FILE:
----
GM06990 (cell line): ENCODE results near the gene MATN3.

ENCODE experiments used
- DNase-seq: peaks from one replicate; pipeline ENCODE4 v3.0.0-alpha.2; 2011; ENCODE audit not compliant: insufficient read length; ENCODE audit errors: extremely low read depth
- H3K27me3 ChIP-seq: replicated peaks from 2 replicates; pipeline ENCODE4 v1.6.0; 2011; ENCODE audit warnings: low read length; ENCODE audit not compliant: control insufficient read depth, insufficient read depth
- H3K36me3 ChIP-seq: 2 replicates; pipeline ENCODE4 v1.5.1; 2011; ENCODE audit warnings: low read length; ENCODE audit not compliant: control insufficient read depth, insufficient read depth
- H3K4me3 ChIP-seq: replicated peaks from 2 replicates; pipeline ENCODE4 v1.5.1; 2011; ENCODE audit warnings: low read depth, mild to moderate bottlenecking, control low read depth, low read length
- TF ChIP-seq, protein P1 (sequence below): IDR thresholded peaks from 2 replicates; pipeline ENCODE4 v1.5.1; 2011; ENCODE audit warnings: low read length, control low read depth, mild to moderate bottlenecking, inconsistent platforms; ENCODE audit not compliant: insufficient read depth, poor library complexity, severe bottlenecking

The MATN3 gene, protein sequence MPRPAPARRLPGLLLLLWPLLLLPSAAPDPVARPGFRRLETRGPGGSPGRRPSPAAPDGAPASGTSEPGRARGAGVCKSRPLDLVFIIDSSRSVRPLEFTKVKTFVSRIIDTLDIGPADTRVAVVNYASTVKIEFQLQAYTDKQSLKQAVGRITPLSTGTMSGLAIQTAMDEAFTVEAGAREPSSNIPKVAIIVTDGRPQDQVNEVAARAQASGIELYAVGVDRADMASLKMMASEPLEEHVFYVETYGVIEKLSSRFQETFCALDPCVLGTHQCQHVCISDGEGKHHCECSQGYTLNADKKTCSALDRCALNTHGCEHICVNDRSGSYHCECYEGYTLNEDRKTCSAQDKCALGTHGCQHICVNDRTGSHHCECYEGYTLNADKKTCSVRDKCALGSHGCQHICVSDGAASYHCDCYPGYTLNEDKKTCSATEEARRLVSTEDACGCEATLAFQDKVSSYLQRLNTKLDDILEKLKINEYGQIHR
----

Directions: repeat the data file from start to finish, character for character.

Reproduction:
GM06990 (cell line): ENCODE results near the gene MATN3.

ENCODE experiments used
- DNase-seq: peaks from one replicate; pipeline ENCODE4 v3.0.0-alpha.2; 2011; ENCODE audit not compliant: insufficient read length; ENCODE audit errors: extremely low read depth
- H3K27me3 ChIP-seq: replicated peaks from 2 replicates; pipeline ENCODE4 v1.6.0; 2011; ENCODE audit warnings: low read length; ENCODE audit not compliant: control insufficient read depth, insufficient read depth
- H3K36me3 ChIP-seq: 2 replicates; pipeline ENCODE4 v1.5.1; 2011; ENCODE audit warnings: low read length; ENCODE audit not compliant: control insufficient read depth, insufficient read depth
- H3K4me3 ChIP-seq: replicated peaks from 2 replicates; pipeline ENCODE4 v1.5.1; 2011; ENCODE audit warnings: low read depth, mild to moderate bottlenecking, control low read depth, low read length
- TF ChIP-seq, protein P1 (sequence below): IDR thresholded peaks from 2 replicates; pipeline ENCODE4 v1.5.1; 2011; ENCODE audit warnings: low read length, control low read depth, mild to moderate bottlenecking, inconsistent platforms; ENCODE audit not compliant: insufficient read depth, poor library complexity, severe bottlenecking

The MATN3 gene, protein sequence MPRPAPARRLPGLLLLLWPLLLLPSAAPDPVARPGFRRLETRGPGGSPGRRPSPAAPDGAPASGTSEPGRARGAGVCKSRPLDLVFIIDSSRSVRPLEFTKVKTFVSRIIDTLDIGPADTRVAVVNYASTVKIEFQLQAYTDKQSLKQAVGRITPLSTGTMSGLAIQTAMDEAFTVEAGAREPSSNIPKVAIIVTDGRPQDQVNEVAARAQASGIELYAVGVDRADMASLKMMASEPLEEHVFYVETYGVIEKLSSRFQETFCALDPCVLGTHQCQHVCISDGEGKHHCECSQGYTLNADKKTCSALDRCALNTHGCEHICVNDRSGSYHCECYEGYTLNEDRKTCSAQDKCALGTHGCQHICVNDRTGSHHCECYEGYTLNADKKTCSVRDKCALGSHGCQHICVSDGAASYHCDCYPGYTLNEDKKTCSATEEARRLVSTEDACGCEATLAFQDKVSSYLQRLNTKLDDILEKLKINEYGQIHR